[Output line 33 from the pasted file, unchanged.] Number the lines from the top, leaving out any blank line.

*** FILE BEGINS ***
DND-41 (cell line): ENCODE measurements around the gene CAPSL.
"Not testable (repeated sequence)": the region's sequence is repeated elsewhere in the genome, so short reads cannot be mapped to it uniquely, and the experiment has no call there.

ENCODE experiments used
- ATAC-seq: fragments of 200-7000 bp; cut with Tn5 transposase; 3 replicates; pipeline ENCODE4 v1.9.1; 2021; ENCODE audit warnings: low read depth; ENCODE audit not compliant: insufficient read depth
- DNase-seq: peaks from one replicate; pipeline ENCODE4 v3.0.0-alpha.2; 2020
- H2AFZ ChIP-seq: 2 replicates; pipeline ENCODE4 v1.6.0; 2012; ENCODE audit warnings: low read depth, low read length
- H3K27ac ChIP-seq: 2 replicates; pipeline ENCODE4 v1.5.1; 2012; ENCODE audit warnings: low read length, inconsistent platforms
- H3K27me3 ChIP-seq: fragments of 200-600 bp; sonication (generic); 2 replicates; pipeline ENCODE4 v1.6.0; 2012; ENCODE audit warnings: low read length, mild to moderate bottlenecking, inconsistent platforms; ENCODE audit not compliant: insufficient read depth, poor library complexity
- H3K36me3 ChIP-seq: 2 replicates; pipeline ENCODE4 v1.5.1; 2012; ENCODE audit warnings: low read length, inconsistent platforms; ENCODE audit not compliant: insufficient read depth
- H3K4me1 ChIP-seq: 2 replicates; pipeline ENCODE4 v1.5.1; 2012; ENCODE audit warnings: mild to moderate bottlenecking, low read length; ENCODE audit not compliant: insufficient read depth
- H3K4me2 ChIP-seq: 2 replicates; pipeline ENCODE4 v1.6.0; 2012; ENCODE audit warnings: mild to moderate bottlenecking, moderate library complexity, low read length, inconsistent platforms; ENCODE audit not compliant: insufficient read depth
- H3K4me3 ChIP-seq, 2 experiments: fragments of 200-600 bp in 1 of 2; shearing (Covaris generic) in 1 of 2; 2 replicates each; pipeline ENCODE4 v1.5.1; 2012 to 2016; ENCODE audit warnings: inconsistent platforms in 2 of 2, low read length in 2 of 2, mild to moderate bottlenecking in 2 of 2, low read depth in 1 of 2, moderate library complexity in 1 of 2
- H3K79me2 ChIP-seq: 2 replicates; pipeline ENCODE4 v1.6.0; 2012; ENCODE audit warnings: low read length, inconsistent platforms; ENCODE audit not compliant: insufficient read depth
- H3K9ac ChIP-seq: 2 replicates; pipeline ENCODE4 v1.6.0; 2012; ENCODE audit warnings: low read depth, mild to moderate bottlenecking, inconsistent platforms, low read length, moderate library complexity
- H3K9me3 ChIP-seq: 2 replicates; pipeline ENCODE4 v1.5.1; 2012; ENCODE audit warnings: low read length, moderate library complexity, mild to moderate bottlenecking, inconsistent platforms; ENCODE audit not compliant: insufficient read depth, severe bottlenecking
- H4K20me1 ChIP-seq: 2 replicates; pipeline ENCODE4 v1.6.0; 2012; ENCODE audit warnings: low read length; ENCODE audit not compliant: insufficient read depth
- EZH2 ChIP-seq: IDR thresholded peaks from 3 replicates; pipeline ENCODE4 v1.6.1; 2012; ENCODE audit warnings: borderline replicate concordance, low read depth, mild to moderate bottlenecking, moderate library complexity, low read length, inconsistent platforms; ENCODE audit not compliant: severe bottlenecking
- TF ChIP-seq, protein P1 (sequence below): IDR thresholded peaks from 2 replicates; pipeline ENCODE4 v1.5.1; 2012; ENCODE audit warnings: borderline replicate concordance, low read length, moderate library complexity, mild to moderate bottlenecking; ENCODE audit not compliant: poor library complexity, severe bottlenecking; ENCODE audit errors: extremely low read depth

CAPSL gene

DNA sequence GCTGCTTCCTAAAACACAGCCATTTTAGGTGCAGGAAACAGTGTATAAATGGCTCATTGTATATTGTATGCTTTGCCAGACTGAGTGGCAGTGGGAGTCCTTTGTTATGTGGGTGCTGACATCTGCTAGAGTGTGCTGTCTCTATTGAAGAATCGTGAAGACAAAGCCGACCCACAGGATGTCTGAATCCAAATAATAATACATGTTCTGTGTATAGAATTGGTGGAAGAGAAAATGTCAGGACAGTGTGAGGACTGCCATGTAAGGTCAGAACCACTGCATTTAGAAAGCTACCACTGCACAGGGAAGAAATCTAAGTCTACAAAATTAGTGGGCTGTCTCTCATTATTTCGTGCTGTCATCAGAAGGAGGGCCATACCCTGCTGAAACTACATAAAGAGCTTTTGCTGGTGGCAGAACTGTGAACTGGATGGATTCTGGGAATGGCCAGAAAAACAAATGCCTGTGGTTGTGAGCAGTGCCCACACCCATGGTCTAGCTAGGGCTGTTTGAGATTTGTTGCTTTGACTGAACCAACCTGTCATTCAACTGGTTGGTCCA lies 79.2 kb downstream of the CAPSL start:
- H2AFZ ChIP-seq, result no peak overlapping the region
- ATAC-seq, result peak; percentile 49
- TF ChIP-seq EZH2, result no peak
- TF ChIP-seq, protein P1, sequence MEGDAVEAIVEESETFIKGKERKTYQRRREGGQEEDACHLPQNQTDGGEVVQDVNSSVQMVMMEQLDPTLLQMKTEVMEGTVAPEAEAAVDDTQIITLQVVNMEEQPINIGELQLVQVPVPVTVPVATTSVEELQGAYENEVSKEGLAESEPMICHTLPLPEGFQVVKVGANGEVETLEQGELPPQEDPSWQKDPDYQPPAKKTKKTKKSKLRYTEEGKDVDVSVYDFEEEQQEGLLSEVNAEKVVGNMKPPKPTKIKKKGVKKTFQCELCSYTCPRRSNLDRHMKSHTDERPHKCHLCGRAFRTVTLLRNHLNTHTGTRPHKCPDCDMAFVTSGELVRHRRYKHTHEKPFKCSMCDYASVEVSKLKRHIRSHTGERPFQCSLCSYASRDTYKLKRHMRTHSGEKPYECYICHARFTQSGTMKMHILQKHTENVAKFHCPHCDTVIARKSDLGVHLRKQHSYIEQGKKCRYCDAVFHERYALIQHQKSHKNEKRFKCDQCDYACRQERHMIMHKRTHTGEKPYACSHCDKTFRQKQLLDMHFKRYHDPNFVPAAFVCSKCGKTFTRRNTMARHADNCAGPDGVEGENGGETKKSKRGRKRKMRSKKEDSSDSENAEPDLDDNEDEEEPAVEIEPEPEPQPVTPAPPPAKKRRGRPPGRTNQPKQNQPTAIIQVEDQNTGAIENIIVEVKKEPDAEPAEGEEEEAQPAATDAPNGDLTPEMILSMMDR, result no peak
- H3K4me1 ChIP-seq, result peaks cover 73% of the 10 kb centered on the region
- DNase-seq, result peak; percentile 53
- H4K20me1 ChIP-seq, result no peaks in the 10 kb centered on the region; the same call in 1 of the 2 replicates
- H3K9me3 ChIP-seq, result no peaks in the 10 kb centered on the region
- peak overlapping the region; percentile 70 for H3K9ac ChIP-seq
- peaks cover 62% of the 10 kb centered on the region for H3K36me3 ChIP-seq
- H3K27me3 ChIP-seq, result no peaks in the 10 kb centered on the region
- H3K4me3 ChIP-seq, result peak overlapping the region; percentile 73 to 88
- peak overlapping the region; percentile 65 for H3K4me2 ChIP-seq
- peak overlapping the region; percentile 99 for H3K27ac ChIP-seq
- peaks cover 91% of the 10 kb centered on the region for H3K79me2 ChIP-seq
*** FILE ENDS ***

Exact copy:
- peak overlapping the region; percentile 65 for H3K4me2 ChIP-seq